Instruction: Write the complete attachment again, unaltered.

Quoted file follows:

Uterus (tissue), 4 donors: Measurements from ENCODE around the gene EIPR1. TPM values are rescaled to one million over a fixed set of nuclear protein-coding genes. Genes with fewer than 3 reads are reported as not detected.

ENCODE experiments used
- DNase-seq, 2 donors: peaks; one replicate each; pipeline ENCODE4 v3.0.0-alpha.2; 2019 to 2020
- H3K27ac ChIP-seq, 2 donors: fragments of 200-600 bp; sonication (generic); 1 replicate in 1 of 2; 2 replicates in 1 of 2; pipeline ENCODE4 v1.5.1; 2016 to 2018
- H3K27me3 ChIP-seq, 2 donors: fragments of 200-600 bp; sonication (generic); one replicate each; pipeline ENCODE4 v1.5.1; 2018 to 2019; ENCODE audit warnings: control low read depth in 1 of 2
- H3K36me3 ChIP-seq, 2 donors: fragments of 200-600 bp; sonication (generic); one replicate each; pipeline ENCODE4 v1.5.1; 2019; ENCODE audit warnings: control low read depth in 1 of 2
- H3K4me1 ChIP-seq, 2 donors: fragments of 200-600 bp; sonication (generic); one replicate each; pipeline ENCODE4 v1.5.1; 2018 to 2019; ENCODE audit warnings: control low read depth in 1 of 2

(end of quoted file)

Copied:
Uterus (tissue), 4 donors: Measurements from ENCODE around the gene EIPR1. TPM values are rescaled to one million over a fixed set of nuclear protein-coding genes. Genes with fewer than 3 reads are reported as not detected.

ENCODE experiments used
- DNase-seq, 2 donors: peaks; one replicate each; pipeline ENCODE4 v3.0.0-alpha.2; 2019 to 2020
- H3K27ac ChIP-seq, 2 donors: fragments of 200-600 bp; sonication (generic); 1 replicate in 1 of 2; 2 replicates in 1 of 2; pipeline ENCODE4 v1.5.1; 2016 to 2018
- H3K27me3 ChIP-seq, 2 donors: fragments of 200-600 bp; sonication (generic); one replicate each; pipeline ENCODE4 v1.5.1; 2018 to 2019; ENCODE audit warnings: control low read depth in 1 of 2
- H3K36me3 ChIP-seq, 2 donors: fragments of 200-600 bp; sonication (generic); one replicate each; pipeline ENCODE4 v1.5.1; 2019; ENCODE audit warnings: control low read depth in 1 of 2
- H3K4me1 ChIP-seq, 2 donors: fragments of 200-600 bp; sonication (generic); one replicate each; pipeline ENCODE4 v1.5.1; 2018 to 2019; ENCODE audit warnings: control low read depth in 1 of 2